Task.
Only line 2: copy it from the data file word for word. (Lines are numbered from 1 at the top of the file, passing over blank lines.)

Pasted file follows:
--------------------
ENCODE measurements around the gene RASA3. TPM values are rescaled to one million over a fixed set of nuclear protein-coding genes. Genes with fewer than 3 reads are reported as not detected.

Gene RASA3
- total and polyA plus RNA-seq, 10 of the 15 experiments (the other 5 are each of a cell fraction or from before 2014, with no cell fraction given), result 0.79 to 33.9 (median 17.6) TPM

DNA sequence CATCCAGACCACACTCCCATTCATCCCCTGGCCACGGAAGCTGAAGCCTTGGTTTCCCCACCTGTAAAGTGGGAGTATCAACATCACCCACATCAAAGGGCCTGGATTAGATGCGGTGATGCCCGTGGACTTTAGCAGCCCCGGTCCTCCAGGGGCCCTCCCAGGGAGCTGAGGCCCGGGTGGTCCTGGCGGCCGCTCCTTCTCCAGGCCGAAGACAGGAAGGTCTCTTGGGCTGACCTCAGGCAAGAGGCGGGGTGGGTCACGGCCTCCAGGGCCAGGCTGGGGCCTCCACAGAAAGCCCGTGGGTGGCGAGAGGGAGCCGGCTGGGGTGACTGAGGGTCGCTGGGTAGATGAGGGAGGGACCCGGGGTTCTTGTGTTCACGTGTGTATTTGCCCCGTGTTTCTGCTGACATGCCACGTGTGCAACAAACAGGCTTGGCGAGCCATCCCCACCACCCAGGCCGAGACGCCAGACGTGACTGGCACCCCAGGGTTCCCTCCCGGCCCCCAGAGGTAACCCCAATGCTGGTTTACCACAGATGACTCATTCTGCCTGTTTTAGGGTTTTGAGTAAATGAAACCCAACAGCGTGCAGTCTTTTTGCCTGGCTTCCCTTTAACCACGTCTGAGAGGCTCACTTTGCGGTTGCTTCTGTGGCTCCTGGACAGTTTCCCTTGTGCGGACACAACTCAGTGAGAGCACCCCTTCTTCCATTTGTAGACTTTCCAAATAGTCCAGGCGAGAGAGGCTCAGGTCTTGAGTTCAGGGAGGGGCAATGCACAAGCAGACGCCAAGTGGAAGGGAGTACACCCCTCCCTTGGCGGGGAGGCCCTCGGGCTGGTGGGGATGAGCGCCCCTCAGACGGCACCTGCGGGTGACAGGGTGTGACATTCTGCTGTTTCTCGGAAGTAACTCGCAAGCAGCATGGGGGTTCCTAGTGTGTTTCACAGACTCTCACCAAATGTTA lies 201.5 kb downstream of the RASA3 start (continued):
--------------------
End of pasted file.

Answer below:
Gene RASA3